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Taylor v. Karazia

United States District Court, E.D. Michigan

May 21, 2018

PETER C. TAYLOR, Plaintiff,
v.
SGT. KARAZIA, et al, Defendants.

          OPINION AND ORDER SUMMARILY DISMISSING THE COMPLAINT AND CERTIFYING THAT AN APPEAL COULD NOT BE TAKEN IN GOOD FAITH

          THOMAS L. LUDINGTON UNITED STATES DISTRICT JUDGE

         Plaintiff Peter C. Taylor, a state inmate incarcerated at the Bellemy Creek Correctional Facility, has filed a pro se complaint pursuant to 28 U.S.C. § 1983. The Court granted Plaintiff's application to proceed in forma pauperis, and he is proceeding without prepayment of the filing fee in this action under 28 U.S.C. § 1915(a)(1). After careful consideration of the Complaint, the Court summarily dismisses the case.

         I.

         Plaintiff is incarcerated as a result of his Wayne Circuit Court conviction for second-degree murder and commission of a felony with a firearm. Petitioner was a police officer who shot to death an individual outside a roller skating rink in Livonia, Michigan. Facts surrounding his conviction can be found in the opinion denying his federal petition for a writ of habeas corpus. See Taylor v. McKee, 2007 WL 4171260 (E.D. Mich. Nov. 20, 2007).

         The complaint names Sgt. Karazia, an employee of the Michigan State Police Crime Lab, the Lab itself, and the “City of Detroit Prosecutor's Office, ” as Defendants. The complaint makes allegations regarding the misconduct of the Defendants during the investigation and prosecution of his state criminal trial. He asserts Karazia presented false or mislabeled evidence. He asserts that the trial judge and prosecutor did not allow the jury to take notes during trial. He asserts that the Crime Lab manufactured false evidence which the prosecutor presented to the jury knowing it was false. He alleges throughout the Complaint that the misconduct of the Defendants resulted in his unlawful conviction and imprisonment. The Complaint seeks monetary damages.

         II.

         Civil complaints filed by a pro se prisoner are subject to the screening requirements of 28 U.S.C. § 1915(e)(2). Brown v. Bargery, 207 F.3d 863, 866 (6th Cir. 2000). Section 1915(e)(2) requires district courts to screen and to dismiss complaints that are frivolous, fail to state a claim upon which relief can be granted, or that seek monetary relief from a defendant who is immune from such relief. 28 U.S.C. § 1915(e)(2); McGore v. Wigglesworth, 114 F.3d 601, 604 (6th Cir. 1997). A complaint is frivolous and subject to sua sponte dismissal under § 1915(e) if it lacks an arguable basis in either law or fact. Neitzke v. Williams, 490 U.S. 319, 325 (1989). A plaintiff fails to state a claim upon which relief may be granted, when, construing the complaint in a light most favorable to the plaintiff and accepting all the factual allegations as true, the plaintiff undoubtedly can prove no set of facts in support if his claims that would entitle him to relief. Sistrunk v. City of Strongsville, 99 F.3d 194, 197 (6th Cir. 1996); Cline v. Rogers, 87 F.3d 176, 179 (6th Cir. 1996); Wright v. MetroHealth Med. Ctr., 58 F.3d 1130, 1138 (6th Cir. 1995).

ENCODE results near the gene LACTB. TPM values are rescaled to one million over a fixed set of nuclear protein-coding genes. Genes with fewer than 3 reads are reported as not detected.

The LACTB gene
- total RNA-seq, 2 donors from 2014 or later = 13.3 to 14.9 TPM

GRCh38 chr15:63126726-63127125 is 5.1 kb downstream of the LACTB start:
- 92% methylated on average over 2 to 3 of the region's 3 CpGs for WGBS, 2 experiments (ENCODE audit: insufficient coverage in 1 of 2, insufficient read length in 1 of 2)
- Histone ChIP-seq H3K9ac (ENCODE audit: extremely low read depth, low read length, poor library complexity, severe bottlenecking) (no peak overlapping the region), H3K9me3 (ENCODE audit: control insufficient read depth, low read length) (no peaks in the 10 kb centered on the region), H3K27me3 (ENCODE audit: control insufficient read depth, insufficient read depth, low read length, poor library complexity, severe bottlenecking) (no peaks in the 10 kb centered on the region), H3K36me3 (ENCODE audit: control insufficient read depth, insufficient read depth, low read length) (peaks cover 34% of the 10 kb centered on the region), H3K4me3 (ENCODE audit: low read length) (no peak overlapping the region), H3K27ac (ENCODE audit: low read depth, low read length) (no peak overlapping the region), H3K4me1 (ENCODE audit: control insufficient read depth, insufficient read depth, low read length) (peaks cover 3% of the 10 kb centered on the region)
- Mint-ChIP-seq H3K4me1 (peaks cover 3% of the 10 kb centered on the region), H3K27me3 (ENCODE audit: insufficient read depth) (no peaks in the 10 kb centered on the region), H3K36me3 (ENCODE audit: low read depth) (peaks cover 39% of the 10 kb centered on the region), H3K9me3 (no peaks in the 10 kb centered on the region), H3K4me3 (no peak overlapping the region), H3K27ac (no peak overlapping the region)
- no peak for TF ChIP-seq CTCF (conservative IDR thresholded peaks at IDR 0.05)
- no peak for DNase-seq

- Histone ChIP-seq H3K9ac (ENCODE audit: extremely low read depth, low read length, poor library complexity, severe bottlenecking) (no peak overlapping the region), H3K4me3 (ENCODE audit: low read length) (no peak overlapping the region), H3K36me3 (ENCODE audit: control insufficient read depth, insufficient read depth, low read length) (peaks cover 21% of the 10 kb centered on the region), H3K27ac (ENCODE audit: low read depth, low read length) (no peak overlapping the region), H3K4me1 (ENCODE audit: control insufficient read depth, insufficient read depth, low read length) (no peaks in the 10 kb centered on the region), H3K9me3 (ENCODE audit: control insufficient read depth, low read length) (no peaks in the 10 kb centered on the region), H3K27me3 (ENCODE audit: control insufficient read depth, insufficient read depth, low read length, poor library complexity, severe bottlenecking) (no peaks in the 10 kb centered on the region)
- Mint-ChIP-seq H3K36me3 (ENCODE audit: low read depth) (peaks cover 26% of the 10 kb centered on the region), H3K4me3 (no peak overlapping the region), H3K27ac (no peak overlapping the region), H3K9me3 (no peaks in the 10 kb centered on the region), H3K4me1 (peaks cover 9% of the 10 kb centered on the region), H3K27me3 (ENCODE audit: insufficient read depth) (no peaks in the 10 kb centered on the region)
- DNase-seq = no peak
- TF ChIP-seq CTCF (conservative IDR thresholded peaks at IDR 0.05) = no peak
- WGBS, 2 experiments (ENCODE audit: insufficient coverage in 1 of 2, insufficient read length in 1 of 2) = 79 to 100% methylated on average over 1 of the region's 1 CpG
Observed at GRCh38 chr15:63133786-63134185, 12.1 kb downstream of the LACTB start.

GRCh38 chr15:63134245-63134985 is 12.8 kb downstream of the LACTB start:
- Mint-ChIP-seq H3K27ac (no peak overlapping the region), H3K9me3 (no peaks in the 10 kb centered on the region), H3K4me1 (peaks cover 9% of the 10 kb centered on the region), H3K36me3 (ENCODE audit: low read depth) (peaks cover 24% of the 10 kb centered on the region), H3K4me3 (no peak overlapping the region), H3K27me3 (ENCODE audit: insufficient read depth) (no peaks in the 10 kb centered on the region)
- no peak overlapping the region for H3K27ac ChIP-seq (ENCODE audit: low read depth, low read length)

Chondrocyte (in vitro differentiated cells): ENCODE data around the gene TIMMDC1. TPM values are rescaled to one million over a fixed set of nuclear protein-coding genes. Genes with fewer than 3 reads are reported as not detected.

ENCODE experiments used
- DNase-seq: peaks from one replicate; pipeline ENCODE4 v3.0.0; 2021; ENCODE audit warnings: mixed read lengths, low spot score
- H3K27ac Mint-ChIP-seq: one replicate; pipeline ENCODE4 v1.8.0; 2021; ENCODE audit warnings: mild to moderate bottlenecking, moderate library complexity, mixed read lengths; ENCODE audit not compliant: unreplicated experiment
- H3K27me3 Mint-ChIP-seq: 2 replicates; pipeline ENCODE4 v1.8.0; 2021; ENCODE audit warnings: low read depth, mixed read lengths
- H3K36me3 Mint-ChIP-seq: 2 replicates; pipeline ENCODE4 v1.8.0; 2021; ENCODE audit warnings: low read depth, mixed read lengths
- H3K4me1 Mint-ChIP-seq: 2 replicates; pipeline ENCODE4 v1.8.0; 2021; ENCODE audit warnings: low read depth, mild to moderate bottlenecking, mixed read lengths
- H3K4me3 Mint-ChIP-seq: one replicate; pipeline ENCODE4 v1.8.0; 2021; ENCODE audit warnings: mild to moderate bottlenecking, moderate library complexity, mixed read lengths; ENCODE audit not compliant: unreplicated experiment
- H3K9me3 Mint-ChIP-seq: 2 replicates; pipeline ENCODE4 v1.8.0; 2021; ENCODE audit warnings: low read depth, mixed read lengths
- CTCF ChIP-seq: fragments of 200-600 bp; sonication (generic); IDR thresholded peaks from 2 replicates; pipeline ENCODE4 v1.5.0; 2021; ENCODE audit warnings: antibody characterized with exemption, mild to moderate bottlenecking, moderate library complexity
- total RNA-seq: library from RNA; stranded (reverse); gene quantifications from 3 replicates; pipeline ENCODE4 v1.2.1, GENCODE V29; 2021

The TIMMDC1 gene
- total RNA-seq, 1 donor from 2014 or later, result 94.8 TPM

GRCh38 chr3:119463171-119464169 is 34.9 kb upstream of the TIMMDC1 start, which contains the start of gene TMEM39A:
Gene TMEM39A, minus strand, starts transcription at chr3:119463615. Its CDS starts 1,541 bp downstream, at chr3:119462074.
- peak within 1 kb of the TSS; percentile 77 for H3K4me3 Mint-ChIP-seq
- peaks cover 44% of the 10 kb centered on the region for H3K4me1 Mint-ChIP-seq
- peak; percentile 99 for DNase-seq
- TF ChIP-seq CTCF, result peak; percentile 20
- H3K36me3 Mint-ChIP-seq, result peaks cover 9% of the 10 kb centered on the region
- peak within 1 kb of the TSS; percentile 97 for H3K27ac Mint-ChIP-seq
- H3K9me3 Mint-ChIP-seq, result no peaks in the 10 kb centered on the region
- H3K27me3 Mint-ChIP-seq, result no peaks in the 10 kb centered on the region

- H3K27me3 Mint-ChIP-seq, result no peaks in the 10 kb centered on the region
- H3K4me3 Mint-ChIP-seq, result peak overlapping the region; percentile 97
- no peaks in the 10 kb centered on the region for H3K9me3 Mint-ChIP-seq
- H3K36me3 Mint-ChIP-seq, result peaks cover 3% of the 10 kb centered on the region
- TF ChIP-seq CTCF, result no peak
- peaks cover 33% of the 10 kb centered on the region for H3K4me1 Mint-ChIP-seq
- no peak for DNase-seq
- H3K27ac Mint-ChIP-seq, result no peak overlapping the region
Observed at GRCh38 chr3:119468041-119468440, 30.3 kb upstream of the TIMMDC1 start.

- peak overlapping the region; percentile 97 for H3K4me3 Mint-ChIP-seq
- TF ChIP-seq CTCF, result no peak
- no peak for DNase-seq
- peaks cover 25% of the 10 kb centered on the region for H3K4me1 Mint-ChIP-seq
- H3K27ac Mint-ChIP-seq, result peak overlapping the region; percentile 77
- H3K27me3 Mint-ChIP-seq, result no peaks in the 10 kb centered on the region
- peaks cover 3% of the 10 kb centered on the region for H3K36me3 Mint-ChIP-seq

III.

         Plaintiff alleges that the various actions by the Defendants resulted in his unlawful conviction and sentence. Plaintiff's complaint is barred by the favorable-termination requirement set forth in Heck v. Humphrey, 512 U.S. 477 (1994). In Heck the Supreme Court held such claims to be improper:

[W]hen a state prisoner seeks damages in a § 1983 suit, the district court must consider whether a judgment in favor of the plaintiff would necessarily imply the invalidity of his conviction or sentence; if it would, the complaint must be dismissed unless plaintiff can demonstrate that the conviction or sentence has already been invalidated.

Id., 512 U.S. at 486-87.

         A petition for a writ of habeas corpus provides the appropriate vehicle for challenging the fact or duration of a prisoner's confinement in federal court. Preiser v. Rodriguez, 411 U.S. 475, 486-87 (1973). Nevertheless, the Court cannot convert this matter into a (second) petition for a writ of habeas corpus. When a suit that should have been brought under the habeas corpus statute is prosecuted instead as a civil suit, it should not be “converted” into a habeas corpus suit and decided on the merits. Pischke v. Litscher, 178 F.3d 497, 500 (7th Cir. 1999). Instead, the matter should be dismissed, leaving it to the prisoner to decide whether to re-file it as a petition for writ of habeas corpus. Id. Moreover, Heck clearly directs a federal district court to dismiss a civil rights complaint which raises claims that attack the validity of a conviction; it does not direct a court to construe the civil rights complaint as a habeas petition. See Murphy v. Martin, 343 F.Supp.2d 603, 610 (E.D. Mich. 2004).

         Because Plaintiff has already been denied federal habeas relief, if he wishes to pursue such relief again he is required to first obtain permission from the United States Court of ...


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